May 26, 2011 (LifeSiteNews.com) - Figures released by the United Nations Population Fund earlier this month projected Nigeria’s population to skyrocket from 160 million this year to 730 million by 2100 - behind only India and China.

In the wake of these seemingly staggering figures, Dr. Jeffrey Sachs, special advisor to the UN Secretary General, expressed his alarm, calling for huge population control methods in the West African country.

“It is not healthy,” Sachs told the AFP new agency. “Nigeria should work towards attaining a maximum of three children per family.”

Head of the Earth Institute and the Millennium Project and author of the popular book “The End of Poverty”, Dr. Sachs has built a legacy for himself as a population control advocate.  Recently, the American Life League revealed his concerning connections with the U.S. Round Association for Diocesan Social Action, which includes partnerships with Catholic Charities USA, Catholic Campaign for Human Development, Catholic Relief Services, and the U.S. Conference of Catholic Bishops.

Sachs’ statement was echoed by Isaac Ogo of the Planned Parenthood Federation of Nigeria who noted that, while controlling the country’s population was advisable, convincing Nigerians to reduce their family size would be a difficult task. 

According to UN statistics, which have often been shown to be inflated, about 145 women die daily in Nigeria as a result of pregnancy or childbirth.

Yet, Nigerians themselves have argued that controlling their country’s population is not the answer to internal problems, such as maternal and infant health, poverty, and unemployment.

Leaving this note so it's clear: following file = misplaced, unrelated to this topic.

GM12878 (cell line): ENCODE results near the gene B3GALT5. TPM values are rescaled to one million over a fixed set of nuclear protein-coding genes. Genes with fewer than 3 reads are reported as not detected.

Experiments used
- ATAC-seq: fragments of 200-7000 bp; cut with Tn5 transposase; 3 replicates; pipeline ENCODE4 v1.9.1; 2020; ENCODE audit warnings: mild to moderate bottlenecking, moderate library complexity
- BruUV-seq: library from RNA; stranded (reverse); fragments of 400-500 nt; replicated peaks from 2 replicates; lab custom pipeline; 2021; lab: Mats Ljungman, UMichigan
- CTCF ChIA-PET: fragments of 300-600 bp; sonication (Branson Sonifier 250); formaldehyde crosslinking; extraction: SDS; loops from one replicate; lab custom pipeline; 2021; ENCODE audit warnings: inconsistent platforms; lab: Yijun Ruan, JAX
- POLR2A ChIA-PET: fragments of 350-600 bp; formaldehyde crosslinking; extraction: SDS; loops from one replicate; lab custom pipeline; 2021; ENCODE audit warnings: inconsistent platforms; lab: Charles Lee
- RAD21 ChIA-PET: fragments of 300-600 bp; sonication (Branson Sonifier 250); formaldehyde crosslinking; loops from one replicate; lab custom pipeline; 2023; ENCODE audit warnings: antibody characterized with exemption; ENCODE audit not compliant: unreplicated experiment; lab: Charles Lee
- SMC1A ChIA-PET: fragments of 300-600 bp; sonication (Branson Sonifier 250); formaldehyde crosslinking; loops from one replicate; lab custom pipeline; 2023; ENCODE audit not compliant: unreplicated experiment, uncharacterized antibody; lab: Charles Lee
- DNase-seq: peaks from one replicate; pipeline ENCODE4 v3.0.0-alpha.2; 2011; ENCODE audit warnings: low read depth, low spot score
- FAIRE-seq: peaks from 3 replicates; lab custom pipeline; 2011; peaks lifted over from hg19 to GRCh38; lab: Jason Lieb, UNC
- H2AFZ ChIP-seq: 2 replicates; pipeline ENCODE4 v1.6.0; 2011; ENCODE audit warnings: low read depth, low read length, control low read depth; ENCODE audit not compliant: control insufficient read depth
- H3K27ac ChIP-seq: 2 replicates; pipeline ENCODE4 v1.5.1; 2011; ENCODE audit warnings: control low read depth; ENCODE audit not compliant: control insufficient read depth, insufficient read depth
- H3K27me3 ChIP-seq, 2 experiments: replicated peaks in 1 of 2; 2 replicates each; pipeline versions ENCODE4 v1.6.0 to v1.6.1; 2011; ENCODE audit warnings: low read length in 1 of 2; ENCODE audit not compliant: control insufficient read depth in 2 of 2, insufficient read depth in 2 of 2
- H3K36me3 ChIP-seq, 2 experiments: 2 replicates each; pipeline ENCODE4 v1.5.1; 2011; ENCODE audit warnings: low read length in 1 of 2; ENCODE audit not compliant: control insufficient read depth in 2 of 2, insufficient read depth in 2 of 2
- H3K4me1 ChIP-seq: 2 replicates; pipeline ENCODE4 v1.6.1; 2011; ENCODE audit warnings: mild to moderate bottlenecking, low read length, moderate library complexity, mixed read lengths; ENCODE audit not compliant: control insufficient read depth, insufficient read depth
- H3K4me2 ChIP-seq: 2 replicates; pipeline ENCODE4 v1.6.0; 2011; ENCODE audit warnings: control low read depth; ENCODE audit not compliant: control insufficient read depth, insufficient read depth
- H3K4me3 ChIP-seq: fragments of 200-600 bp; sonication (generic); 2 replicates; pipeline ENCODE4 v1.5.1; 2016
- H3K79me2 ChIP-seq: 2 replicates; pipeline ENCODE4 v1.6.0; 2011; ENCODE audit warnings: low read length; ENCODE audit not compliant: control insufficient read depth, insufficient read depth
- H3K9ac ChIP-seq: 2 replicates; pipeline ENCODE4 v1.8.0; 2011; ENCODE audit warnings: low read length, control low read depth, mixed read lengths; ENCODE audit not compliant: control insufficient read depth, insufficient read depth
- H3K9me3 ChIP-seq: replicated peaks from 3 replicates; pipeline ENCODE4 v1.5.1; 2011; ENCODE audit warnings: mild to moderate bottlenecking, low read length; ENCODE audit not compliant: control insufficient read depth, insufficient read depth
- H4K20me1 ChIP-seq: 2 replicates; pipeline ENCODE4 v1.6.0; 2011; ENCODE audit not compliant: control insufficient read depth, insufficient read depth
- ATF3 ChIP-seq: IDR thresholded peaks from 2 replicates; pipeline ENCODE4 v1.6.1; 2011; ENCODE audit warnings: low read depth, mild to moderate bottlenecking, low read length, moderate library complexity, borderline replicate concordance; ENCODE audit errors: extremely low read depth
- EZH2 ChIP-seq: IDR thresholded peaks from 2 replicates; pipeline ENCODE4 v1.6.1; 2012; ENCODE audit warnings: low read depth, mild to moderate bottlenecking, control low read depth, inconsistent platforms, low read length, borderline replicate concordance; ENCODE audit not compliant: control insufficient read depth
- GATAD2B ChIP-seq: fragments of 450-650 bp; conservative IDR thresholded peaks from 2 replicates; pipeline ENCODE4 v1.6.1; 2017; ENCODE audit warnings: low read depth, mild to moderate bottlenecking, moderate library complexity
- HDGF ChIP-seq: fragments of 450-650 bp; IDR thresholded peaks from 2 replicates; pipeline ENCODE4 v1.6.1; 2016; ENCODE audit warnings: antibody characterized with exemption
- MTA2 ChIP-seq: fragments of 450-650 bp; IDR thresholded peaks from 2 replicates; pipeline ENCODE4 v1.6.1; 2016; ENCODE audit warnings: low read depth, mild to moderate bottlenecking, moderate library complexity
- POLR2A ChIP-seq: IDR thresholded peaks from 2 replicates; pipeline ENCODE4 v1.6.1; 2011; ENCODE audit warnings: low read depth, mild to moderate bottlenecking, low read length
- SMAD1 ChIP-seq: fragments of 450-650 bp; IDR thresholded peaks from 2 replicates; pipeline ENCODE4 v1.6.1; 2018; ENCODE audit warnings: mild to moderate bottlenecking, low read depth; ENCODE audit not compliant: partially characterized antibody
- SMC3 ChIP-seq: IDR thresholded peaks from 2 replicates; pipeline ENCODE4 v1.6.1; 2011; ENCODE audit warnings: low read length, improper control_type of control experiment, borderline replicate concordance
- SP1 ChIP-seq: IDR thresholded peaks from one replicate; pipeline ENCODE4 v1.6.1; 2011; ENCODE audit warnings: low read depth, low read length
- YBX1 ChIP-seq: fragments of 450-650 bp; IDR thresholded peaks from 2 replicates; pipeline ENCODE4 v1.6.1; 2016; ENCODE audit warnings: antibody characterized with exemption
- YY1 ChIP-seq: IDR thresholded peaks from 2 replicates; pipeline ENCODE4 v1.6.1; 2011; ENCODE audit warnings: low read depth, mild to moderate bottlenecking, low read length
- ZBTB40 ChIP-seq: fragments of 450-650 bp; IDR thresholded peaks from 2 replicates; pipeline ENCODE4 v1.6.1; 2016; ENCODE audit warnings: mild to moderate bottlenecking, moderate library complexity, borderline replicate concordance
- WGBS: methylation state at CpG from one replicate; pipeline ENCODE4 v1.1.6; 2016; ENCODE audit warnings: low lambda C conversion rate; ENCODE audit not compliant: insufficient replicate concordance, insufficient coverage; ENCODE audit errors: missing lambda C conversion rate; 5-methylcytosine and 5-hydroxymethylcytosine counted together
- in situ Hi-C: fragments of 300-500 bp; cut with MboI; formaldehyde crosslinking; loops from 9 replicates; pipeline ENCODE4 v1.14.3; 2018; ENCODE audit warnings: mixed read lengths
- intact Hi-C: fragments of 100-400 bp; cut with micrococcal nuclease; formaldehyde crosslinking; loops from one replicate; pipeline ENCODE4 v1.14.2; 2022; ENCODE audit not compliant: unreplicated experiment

“We Nigerians are rejoicing [in high population projections],” said Chinwuba Iyizoba, an electrical engineer in Enugu, Nigeria. “Africans love children.”

The growing and expanding Nigerian economy, as well as social security depend highly on population growth, adds Iyizoba. “Nigeria and other African countries stand a good chance of becoming world leaders in the coming decades. They will help Europe and the US to fill gaps left by acute shortages of manpower.”

Dr Philip C. Njemanze, chairman of the Global Prolife Alliance (GPA) and for the Association of General and Private Medical Practitioners of Nigeria (AGPMPN) would concur.  In a recent press release on the National Health bill, Njemanze decried the push for population control programs.

“In the face of deteriorating healthcare services, unpaid medical personnel, it is shocking that the Ministry of Health would define as national security priority the killing of Nigerian children through abortion and contraception, initiated by the so-called Development Partners - UNFPA, IPPF, IPAS, USAID, WHO, Gates Foundation and all others,” said Njemanze. “These organizations do not see as urgent, the health care needs of the people of the Federal Republic of Nigeria. Rather, they [prioritize] population control for their own purposes.”

“The excuse that population control measures involving use of abortion and contraception may help lower maternal mortality rate is fallacy,” he added, emphasizing that it would only reduce the number of women “called mothers” through “measures that are not acceptable”.

Njemanze noted that throughout history, development has only occurred in countries comprised of at least 300 people per square kilometre. Nigeria, with a population of 110 people per square kilometre, is “grossly under-populated” when compared with Europe (350-550 people sq/km), the U.S. (300-550 people sq/km), and Asia (300-5500 people sq/km).

“The depopulation of Nigeria program by the so-called Development Partners is a sabotage of our National Development and a threat to our National Security,” concluded Njemanze.

To express concerns to the United Nations